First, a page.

Before a power outage

  • To begin preparing, you should build an emergency kit and make a family communications plan.
  • Follow energy conservation measures to keep the use of electricity as low as possible, which can help power companies avoid imposing rolling power outages.
  • Fill plastic containers with water and place them in the refrigerator and freezer if there’s room. Leave about an inch of space inside each one, because water expands as it freezes. This chilled or frozen water will help keep food cold during a temporary power outage, by displacing air that can warm up quickly with water or ice that keeps cold for several hours without additional refrigeration.
  • Be aware that most medication that requires refrigeration can be kept in a closed refrigerator for several hours without a problem. If unsure, check with your physician or pharmacist.
  • Keep your car tank at least half full because gas stations rely on electricity to power their pumps.
  • Know where the manual release lever of your electric garage door opener is located and how to operate it. Garage doors can be heavy, so know that you may need help to lift it.
  • Keep a key to your house with you if you regularly use the garage as the primary means of entering your home, in case the garage door will not open.

During a power outage

  • Use only flashlights for emergency lighting. NEVER use candles during a power outage due to extreme risk of fire.
  • Keep refrigerator and freezer doors closed to keep your food as fresh as possible. If you must eat food that was refrigerated or frozen, check it carefully for signs of spoilage.
  • Turn off or disconnect appliances, equipment (like air conditioners) or electronics in use when the power went out. Power may return with momentary “surges” or “spikes” that can damage computers as well as motors in appliances like the air conditioner, refrigerator, washer or furnace.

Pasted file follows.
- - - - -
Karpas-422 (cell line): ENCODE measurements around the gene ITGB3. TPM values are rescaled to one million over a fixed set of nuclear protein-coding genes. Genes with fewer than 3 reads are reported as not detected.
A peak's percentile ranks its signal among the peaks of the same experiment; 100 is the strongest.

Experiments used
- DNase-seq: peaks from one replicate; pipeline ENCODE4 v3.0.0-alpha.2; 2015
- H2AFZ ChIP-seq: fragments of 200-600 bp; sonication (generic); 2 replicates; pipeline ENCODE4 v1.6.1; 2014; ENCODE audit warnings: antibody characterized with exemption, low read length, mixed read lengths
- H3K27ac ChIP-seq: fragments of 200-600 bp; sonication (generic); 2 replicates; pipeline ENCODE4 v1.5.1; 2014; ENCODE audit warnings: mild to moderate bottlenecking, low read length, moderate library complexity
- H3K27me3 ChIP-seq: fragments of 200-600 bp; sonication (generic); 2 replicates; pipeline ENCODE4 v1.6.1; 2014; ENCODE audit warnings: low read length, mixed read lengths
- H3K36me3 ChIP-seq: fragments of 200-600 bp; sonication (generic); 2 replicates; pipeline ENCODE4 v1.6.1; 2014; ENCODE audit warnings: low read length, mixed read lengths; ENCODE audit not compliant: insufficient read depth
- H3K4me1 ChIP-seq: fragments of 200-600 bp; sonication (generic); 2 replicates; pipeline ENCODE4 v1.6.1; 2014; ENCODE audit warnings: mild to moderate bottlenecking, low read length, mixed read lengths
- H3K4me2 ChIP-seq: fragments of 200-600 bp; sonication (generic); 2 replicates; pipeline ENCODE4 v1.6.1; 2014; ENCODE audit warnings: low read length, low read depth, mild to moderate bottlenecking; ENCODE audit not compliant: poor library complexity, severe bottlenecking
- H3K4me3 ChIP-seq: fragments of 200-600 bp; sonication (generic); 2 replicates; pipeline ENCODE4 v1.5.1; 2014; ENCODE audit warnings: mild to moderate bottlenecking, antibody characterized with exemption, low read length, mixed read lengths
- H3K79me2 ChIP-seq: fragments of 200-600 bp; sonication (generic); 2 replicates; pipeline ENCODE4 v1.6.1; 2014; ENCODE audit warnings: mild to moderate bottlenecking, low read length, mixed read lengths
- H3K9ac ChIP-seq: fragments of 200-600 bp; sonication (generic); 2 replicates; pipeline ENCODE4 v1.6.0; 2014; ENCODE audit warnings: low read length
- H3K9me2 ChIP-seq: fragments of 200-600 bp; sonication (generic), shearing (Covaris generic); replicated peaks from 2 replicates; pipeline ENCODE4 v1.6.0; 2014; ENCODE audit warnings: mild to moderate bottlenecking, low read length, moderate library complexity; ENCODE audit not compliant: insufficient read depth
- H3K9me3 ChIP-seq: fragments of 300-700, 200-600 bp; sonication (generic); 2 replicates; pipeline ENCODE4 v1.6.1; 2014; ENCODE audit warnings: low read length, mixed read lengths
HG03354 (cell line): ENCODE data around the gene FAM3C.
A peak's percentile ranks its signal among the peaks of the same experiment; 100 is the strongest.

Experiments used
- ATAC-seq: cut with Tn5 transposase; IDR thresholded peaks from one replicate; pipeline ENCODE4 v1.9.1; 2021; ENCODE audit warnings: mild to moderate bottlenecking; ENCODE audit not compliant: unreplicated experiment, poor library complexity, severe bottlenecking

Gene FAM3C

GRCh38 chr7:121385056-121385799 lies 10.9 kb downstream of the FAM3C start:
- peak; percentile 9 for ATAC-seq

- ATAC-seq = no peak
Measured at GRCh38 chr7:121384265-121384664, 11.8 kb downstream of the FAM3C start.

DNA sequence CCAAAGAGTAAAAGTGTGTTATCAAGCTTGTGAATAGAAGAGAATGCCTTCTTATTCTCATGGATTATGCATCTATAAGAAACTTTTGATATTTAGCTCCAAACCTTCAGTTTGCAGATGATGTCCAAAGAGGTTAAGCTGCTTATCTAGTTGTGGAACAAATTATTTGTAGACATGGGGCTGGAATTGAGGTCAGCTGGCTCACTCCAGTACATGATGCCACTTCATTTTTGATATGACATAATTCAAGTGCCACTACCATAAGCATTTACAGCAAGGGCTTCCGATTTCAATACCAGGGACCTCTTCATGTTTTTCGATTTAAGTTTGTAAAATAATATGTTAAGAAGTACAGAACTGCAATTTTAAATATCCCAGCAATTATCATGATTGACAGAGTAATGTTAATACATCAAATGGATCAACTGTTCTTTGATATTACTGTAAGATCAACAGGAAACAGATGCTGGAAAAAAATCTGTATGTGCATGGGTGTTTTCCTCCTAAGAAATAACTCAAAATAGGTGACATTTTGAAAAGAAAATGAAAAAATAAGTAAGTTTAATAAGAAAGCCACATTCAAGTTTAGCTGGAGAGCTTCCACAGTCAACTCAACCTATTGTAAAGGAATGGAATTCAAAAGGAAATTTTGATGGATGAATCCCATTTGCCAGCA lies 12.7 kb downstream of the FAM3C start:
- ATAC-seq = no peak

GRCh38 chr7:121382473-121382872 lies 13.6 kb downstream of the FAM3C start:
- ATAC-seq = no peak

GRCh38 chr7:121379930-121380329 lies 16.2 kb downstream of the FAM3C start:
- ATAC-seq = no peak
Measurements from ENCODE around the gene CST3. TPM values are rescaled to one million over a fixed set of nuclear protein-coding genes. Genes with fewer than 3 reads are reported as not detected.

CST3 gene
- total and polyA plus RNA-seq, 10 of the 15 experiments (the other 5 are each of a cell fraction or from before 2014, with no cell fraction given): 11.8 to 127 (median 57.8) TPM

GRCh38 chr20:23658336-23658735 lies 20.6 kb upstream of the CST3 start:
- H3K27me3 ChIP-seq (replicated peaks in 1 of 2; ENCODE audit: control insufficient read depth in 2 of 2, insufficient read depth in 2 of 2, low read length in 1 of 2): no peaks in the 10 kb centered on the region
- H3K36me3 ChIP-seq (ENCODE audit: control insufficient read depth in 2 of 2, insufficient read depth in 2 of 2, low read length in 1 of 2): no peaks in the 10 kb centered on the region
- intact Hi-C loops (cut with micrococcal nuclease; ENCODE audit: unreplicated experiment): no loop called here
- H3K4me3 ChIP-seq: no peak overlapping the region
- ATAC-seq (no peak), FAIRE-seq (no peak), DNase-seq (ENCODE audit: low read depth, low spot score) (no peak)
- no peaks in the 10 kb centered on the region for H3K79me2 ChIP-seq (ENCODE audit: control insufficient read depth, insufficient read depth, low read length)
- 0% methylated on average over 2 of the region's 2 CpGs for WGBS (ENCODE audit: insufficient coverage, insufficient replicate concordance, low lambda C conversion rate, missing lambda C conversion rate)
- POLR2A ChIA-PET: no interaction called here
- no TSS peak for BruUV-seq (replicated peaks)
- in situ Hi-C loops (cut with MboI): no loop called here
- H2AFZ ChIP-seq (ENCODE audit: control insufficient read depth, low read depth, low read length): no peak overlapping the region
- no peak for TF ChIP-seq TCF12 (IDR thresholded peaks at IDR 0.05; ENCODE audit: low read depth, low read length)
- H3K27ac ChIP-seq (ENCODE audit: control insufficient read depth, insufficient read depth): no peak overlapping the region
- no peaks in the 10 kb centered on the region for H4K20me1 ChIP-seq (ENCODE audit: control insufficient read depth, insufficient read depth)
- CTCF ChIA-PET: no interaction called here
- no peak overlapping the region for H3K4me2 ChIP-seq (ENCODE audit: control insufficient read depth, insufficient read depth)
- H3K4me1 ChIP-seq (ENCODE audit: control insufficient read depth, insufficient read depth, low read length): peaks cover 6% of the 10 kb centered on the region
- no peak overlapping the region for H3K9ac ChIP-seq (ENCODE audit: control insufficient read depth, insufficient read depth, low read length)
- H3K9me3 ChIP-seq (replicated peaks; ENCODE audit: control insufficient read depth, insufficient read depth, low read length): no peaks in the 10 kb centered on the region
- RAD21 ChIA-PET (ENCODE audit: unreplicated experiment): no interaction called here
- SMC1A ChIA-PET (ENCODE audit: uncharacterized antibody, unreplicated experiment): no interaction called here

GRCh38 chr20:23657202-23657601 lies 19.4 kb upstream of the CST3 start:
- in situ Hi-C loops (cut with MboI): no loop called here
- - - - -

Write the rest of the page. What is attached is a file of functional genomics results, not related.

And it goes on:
• Do not run a generator inside a home or garage.
  • Do not connect a generator to a home’s electrical system.  If you use a generator, connect the equipment you want to run directly to the outlets on the generator.
  • Listen to local radio and to a battery- or generator-powered television for updated information.
  • Leave on one light so that you’ll know when your power returns.
  • Use the telephone for emergencies only. Listen to a portable radio for the latest information.
  • Do not call 9-1-1 for information—call only to report a life-threatening emergency. Use the phone for life-threatening emergencies only.
  • Take steps to remain cool if it is hot outside. In intense heat when the power may be off for a long time, consider going to a movie theater, shopping mall or “cooling shelter” that may be open in your community. If you remain at home, move to the lowest level of your home, since cool air falls. Wear lightweight, light-colored clothing. Drink plenty of water, even if you do not feel thirsty.
  • Put on layers of warm clothing if it is cold outside. Never burn charcoal for heating or cooking indoors. Never use your oven as a source of heat. If the power may be out for a prolonged period, plan to go to another location (the home of a relative or friend, or a public facility) that has heat to keep warm.
  • Provide plenty of fresh, cool water for your pets.
  • Eliminate unnecessary travel, especially by car. Traffic signals will stop working during an outage, creating traffic congestion.
  • Remember that equipment such as automated teller machines (ATMs) and elevators may not work during a power outage.

After a power outage